First up Ducati have finally put to bed the Factory vs Open debate after the Jerez test…and picked Open Class.
I was early on this rumour and covered the ins and outs of the decision in my original story for crash.net, available here:
For everyone who’s still here, here’s the breakdown:
In an interview posted by Italian based website GPOne.com (link to site available in Crash.net article) Ducati rider Andrea Dovizioso is quoted as saying that when testing resumes in February in Sepang that the ‘Factory’ team riders will be testing both the prototype GP14 they were expecting to be riding next season… and the ‘Open’ class Ducati that will be used by Pramac rider Yonny Hernandez.
Ducati seem keen to reveal that they have found little difference in the performance of the two bikes in the testing done so far. The plan therefore seems to be to run an as close to ‘Factory’ effort as possible while exploiting the benefits which come from being an ‘Open’ class entry – more fuel allowance, less engine restriction and as it stands, softer tyre options.
The major negative is the requirement to run the spec ECU package.
On the face of it, if all goes to plan this could be a shrewd move by Ducati.
The Desmosedici has not won a race since 2010 and struggled to a best of fourth last season. It was previously a championship winner under the control of Casey Stoner.
It is clear that after drafting in some of the worlds best mechanics, riders and developers with, for whatever reason, no improvement, that something must be done.
There is a level of expertise to the idea too – Ducati’s new General Manager, Gigi Dall’Igna, was in control at Aprilla last year instead, spearheading the performance of the only CRT bike entries to challenge the Factory and Satellite teams, with CRT champion Aleix Espargaro aboard the most successful of the bikes and often finding his skills mixed with the performance more than a match for the Satellite Ducati’s and even tangling with their Factory entries for final position.
The Open class has been brought in to replace the CRT category.
Though it looks to be a smart move, and certain to put Honda’s backs up (they had threatened to pull out of the championship over future electrical changes and restrictions so another GOOD thing to come from this if it goes ahead) it was until yesterday, until it was said, unthinkable. A step backwards for some of the red machines fans. A step away from a coveted ‘Factory’ bike for the riders.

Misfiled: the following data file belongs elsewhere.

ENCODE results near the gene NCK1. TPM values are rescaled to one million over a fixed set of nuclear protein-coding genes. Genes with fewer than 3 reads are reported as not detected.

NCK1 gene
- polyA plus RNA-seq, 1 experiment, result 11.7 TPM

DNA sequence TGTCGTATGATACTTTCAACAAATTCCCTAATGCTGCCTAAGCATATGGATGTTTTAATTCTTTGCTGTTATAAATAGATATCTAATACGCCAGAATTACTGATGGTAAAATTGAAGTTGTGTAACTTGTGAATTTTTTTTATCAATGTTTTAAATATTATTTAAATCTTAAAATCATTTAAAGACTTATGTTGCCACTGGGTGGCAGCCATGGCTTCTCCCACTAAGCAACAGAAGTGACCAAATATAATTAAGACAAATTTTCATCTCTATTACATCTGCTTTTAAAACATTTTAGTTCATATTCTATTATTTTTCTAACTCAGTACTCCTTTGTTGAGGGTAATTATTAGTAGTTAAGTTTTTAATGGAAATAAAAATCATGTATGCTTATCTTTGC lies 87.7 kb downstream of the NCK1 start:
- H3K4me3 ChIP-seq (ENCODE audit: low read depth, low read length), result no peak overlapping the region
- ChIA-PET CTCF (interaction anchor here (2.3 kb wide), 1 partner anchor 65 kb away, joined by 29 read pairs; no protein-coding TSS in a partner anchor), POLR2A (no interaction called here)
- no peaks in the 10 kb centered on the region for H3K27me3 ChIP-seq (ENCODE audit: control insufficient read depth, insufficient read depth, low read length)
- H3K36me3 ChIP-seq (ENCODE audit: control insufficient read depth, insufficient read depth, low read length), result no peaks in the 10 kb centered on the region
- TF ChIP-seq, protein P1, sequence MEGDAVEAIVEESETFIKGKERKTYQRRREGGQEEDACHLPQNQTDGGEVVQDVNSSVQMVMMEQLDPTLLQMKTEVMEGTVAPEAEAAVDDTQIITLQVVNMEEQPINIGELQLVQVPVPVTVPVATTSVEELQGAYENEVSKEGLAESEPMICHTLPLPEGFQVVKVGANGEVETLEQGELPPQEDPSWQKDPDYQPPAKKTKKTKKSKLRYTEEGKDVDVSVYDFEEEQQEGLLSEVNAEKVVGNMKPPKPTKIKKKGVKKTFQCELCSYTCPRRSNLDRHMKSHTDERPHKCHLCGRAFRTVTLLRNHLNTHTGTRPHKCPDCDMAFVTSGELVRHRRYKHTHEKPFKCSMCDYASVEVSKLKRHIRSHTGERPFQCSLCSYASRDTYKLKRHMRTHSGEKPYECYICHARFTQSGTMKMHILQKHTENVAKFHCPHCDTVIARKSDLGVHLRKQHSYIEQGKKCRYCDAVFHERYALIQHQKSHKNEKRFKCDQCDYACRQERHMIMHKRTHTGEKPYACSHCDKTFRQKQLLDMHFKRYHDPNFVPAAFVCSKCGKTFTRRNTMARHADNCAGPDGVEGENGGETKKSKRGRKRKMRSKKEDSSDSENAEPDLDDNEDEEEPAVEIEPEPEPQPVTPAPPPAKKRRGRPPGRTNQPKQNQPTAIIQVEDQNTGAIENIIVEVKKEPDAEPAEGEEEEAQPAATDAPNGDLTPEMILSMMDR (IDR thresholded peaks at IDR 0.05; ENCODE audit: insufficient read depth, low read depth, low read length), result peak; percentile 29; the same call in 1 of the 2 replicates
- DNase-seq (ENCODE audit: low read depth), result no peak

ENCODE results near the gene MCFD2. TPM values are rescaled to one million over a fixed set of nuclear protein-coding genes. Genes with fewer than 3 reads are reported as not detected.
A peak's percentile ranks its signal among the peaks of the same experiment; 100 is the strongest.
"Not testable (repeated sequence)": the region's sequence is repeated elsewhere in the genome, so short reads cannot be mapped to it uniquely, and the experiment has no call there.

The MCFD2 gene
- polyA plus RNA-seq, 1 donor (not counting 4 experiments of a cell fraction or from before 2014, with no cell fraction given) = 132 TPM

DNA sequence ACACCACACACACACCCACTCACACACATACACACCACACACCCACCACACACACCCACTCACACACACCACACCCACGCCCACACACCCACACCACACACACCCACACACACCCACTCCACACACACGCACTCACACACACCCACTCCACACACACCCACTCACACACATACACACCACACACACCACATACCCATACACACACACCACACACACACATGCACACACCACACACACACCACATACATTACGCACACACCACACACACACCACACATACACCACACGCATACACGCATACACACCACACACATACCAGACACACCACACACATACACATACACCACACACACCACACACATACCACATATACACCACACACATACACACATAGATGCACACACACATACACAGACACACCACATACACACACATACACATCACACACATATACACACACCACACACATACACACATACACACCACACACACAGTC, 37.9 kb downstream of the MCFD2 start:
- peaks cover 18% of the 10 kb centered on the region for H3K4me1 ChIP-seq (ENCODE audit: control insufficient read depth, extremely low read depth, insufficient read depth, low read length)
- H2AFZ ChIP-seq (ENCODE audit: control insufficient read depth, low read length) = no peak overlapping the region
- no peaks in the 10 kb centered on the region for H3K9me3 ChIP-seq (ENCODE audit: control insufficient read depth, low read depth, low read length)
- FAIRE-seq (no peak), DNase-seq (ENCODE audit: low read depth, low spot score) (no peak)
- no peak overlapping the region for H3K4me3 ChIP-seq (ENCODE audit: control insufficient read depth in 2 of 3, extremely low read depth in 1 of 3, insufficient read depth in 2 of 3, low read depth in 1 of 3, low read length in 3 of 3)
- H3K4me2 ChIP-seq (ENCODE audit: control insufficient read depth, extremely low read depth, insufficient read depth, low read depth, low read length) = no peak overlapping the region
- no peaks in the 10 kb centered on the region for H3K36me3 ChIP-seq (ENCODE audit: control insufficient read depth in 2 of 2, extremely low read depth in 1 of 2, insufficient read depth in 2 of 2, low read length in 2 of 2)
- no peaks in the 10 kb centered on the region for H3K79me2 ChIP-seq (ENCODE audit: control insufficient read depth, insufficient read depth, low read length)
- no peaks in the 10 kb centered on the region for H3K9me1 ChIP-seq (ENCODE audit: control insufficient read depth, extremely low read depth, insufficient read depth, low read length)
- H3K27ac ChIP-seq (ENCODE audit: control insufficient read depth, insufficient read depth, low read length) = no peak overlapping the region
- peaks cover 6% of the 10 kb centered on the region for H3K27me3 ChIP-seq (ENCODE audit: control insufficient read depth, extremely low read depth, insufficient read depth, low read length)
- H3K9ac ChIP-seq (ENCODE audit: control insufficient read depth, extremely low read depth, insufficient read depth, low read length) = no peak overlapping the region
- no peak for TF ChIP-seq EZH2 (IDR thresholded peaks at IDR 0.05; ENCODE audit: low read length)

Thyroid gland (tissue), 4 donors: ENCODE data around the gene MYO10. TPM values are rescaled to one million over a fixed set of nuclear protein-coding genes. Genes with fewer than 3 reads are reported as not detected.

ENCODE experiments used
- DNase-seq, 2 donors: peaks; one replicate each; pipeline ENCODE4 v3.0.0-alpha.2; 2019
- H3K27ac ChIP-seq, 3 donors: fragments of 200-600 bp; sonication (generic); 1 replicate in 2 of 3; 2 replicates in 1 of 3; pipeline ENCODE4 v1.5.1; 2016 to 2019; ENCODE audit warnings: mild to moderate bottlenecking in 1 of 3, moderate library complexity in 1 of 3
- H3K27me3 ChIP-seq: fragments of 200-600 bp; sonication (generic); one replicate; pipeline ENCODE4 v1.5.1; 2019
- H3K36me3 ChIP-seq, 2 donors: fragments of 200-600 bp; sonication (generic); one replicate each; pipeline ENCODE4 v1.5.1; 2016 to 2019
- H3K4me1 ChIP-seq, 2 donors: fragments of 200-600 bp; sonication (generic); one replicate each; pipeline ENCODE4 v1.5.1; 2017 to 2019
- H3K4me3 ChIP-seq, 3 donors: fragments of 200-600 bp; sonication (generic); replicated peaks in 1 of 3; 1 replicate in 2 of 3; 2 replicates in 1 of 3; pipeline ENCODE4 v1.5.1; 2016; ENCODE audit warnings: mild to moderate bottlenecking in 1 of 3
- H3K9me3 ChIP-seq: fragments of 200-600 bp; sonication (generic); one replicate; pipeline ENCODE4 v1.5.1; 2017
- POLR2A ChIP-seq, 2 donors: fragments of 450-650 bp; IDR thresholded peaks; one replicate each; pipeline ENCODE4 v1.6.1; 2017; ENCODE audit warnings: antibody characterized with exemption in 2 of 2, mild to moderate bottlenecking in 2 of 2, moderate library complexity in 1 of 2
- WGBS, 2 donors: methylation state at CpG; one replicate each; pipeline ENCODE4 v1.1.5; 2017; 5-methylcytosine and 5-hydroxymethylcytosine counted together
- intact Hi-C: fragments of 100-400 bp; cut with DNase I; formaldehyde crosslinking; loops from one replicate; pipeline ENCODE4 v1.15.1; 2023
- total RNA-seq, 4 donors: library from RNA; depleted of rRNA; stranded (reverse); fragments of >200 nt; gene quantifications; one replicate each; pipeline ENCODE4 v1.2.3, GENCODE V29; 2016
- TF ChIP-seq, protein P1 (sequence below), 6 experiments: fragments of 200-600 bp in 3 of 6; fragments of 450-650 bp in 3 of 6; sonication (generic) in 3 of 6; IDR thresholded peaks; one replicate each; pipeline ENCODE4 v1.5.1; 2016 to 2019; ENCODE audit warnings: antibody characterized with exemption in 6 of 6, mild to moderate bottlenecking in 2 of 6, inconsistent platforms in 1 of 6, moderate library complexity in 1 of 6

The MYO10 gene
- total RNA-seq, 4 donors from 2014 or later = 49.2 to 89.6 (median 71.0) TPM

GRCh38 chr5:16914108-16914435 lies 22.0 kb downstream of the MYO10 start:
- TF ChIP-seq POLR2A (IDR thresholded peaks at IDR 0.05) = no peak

If you are a casual bike follower perhaps it is easiest to consider it in terms of another sport, lets try F1 for an example:
The equivalent would be telling Vettel he was going to ride out 2014 in a new, improved Torro Rosso instead of the Red Bull but it will still be competitive as he has more fuel to play with and can hopefully use some really soft tyres, as long as the rules aren’t changed before the start of the season. And he doesn’t have to have his engine sealed.
Now this is confirmed news, Ducati have pointed out that Dovizioso’s improvements in Jerez told them what they needed to know, that further testing is vital for Ducati and allowed under Open rules.
Luigi Dall’Igna, Ducati Corse General Manager added: “We have carefully studied the new technical regulations and have concluded that the Open option is the most interesting for Ducati, in the current situation. This year we have to keep developing our bikes throughout the season to improve our competitiveness, and the Factory option appears to be too restrictive for our needs”.
The final day of the Jerez test also saw Valentino Rossi iron out his Yamaha and tyre issues to go top, pleasing as he was consistent and one of few to touch Marquez pre-injury. He was matched by one fast lap by Dani Pedrosa late in the final day, registering exactly the same time, Rossi had long gone home after a satisfying day of improvements.
The finalised entry lists are available and not only show that Ducati are an open class entry but also bring confirmation of the sad news that Leon Camier is out of a ride for the season as the Iodaracing team drop to just one rider.
Also troubling news coming from the MotoGP.com Twitter feed is that after crashing at a private test
Marinelarena has been in a similar place last season after a race crash, so here’s hoping he can pull through again.
Full entry lists available here.